Long-term depression of nociceptive synapses by non-nociceptive afferent activity: Role of endocannabinoids, Ca2+, and calcineurin

Sharleen Yuan, Brian D. Burrell

Research output: Contribution to journalArticle

16 Citations (Scopus)

Abstract

Activity in non-nociceptive afferents is known to produce long-lasting decreases in nociceptive signaling, often referred to as gate control, but the cellular mechanisms mediating this form of neuroplasticity are poorly understood. In the leech, activation of non-nociceptive touch (T) mechanosensory neurons induces a heterosynaptic depression of nociceptive (N) synapses that is endocannabinoid-dependent. This heterosynaptic, endocannabinoid-dependent long-term depression (ecLTD) is observed where the T- and N-cells converge on a common postsynaptic target, in this case the motor neuron that innervates the longitudinal muscles (L-cells) that contributes to a defensive withdrawal reflex. Depression in the nociceptive synapse required both presynaptic and postsynaptic increases in intracellular Ca2+. Activation of the Ca2+-sensitive protein phosphatase calcineurin was also required, but only in the presynaptic neuron. Heterosynaptic ecLTD was unaffected by antagonists for NMDA or metabotropic glutamate receptors, but was blocked by the 5-HT2 receptor antagonist ritanserin. Depression was also blocked by the CB1 receptor antagonist rimonabant, but this is thought to represent an effect on a TRPV-like receptor. This heterosynaptic, endocannabinoid-dependent modulation of nociceptive synapses represents a novel mechanism for regulating how injury-inducing or painful stimuli are transmitted to the rest of the central nervous system.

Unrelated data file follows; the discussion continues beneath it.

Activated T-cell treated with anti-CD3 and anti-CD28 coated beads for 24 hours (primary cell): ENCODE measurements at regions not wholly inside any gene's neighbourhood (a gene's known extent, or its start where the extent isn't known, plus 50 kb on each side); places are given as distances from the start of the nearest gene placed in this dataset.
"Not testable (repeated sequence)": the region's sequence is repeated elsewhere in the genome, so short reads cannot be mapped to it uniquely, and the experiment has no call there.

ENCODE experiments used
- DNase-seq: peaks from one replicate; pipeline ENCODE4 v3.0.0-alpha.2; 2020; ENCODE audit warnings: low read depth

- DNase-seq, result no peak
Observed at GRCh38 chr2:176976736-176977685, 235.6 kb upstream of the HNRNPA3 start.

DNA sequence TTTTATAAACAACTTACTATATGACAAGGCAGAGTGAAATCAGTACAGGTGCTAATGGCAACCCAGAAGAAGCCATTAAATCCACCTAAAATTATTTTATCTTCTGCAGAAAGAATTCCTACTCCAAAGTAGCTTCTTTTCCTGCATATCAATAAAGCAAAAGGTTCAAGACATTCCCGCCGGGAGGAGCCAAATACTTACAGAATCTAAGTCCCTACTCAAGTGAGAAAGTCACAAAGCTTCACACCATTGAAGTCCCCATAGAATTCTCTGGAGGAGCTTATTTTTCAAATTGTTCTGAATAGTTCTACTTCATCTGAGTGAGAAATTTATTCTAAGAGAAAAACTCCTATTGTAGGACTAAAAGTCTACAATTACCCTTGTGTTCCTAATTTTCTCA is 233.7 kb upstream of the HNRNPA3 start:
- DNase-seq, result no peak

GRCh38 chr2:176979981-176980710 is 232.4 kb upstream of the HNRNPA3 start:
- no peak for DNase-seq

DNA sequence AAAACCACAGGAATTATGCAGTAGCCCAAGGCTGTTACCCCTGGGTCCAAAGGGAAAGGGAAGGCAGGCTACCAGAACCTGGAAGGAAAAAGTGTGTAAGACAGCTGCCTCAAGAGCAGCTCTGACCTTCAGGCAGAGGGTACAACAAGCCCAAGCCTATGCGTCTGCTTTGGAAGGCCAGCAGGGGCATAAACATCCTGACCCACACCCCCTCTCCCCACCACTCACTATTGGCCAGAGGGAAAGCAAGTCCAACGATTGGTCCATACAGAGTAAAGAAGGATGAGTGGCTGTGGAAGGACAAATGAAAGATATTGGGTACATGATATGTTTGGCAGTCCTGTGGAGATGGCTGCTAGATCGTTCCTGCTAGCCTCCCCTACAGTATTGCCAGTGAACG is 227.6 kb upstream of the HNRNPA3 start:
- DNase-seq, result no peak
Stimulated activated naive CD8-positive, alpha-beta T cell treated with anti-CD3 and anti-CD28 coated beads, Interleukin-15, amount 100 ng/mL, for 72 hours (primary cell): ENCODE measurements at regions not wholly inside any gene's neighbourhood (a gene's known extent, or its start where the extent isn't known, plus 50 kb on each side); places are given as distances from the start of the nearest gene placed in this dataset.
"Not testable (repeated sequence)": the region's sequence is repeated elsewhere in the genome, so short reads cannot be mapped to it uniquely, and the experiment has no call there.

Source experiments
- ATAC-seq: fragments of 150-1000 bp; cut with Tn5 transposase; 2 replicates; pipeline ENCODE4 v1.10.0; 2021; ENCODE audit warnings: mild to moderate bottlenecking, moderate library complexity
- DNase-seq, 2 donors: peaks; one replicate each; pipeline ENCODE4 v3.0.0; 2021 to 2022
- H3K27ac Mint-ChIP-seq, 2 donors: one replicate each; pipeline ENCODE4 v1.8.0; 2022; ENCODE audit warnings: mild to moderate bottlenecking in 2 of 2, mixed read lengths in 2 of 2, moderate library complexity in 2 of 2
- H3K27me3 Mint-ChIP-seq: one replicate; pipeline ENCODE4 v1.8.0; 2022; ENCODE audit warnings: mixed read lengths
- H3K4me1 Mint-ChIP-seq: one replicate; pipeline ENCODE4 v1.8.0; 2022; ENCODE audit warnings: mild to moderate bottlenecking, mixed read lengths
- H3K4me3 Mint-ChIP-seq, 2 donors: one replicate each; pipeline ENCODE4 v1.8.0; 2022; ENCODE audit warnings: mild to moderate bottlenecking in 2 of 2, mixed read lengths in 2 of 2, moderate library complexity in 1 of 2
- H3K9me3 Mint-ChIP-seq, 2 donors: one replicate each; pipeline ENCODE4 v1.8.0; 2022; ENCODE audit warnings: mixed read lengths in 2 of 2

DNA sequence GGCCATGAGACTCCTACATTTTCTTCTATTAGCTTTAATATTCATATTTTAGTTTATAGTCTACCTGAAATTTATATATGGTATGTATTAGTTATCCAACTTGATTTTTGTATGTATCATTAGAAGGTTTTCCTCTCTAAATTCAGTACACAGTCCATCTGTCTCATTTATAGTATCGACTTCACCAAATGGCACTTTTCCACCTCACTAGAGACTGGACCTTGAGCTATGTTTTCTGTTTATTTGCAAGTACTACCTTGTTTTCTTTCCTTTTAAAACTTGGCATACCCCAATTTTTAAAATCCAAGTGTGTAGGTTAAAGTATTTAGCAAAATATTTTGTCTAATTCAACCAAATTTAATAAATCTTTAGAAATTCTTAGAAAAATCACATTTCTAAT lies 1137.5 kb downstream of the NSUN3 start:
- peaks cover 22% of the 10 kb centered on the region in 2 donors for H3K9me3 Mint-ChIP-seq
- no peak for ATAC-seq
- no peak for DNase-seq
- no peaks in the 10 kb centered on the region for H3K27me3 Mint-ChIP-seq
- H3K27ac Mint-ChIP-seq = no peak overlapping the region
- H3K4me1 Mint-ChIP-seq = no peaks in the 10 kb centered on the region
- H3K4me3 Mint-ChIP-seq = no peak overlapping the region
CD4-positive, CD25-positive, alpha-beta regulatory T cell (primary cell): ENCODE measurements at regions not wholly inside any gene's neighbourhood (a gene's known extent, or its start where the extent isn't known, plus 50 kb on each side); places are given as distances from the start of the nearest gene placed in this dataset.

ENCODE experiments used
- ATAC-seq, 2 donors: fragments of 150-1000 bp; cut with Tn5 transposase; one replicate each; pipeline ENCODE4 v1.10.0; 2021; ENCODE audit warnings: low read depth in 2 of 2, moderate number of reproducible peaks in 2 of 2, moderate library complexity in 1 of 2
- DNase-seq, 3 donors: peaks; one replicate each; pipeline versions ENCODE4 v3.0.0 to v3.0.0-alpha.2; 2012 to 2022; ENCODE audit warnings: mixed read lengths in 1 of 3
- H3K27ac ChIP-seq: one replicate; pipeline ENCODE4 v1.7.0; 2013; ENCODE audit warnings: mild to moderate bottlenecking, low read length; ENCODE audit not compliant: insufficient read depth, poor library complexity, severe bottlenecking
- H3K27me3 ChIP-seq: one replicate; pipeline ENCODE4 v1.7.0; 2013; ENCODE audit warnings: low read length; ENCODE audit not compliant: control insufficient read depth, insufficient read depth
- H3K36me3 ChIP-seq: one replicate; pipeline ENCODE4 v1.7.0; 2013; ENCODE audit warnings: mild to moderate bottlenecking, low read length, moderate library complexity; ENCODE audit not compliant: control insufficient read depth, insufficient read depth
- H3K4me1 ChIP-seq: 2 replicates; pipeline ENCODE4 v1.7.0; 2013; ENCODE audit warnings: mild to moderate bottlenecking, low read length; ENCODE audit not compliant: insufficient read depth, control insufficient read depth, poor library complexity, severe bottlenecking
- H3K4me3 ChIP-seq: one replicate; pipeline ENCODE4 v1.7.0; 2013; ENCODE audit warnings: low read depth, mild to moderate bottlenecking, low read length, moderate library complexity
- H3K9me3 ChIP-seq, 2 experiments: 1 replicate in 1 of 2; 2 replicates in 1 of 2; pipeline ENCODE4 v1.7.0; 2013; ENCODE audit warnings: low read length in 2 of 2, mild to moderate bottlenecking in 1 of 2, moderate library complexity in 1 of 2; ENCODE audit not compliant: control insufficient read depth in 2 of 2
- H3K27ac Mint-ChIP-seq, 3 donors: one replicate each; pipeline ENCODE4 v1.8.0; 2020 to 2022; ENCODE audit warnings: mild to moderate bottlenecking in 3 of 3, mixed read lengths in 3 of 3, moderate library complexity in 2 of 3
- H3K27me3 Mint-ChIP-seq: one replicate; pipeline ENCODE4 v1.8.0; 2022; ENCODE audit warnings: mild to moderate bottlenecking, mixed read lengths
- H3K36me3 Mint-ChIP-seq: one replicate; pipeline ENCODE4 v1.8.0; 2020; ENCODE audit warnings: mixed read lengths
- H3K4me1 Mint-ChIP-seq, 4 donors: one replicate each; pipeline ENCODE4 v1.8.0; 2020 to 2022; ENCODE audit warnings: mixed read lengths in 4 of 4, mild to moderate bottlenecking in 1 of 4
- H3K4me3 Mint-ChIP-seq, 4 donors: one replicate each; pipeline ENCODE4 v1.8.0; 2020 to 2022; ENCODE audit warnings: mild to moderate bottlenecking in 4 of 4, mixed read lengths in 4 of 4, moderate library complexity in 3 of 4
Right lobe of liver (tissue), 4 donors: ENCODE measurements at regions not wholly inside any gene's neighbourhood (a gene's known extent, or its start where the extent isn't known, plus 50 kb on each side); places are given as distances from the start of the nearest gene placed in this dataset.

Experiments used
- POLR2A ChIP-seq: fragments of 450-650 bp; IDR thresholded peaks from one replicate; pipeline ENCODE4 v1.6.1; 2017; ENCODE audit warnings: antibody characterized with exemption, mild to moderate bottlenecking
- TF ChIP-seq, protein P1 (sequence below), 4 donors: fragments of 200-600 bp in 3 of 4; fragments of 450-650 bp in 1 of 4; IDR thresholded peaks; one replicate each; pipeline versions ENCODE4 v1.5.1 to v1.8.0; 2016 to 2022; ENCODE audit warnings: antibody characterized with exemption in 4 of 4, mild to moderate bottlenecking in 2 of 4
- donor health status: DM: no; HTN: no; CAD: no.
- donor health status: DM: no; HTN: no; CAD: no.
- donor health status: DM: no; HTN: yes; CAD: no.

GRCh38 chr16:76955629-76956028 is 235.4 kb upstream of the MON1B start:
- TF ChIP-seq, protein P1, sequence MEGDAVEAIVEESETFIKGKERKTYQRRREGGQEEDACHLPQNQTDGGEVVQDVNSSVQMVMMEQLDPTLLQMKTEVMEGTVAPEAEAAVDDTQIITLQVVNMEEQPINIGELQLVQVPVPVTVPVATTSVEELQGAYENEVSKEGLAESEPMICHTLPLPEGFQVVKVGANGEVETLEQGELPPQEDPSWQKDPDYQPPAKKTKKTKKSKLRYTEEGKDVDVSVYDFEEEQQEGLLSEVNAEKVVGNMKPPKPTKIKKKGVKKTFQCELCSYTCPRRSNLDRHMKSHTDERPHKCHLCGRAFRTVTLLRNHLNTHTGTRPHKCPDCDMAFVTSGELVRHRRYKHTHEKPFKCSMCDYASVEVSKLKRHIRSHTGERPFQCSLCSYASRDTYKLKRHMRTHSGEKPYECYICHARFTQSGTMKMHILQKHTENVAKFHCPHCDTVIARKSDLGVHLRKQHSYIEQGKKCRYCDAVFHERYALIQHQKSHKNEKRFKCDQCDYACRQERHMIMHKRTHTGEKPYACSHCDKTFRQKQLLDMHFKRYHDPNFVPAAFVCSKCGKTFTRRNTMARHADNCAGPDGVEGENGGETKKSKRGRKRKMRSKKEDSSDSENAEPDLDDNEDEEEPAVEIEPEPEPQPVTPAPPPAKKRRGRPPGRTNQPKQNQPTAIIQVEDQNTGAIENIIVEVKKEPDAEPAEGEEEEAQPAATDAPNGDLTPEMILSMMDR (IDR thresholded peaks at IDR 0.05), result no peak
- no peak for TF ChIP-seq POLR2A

Original languageEnglish (US)
Pages (from-to)1-11
Number of pages11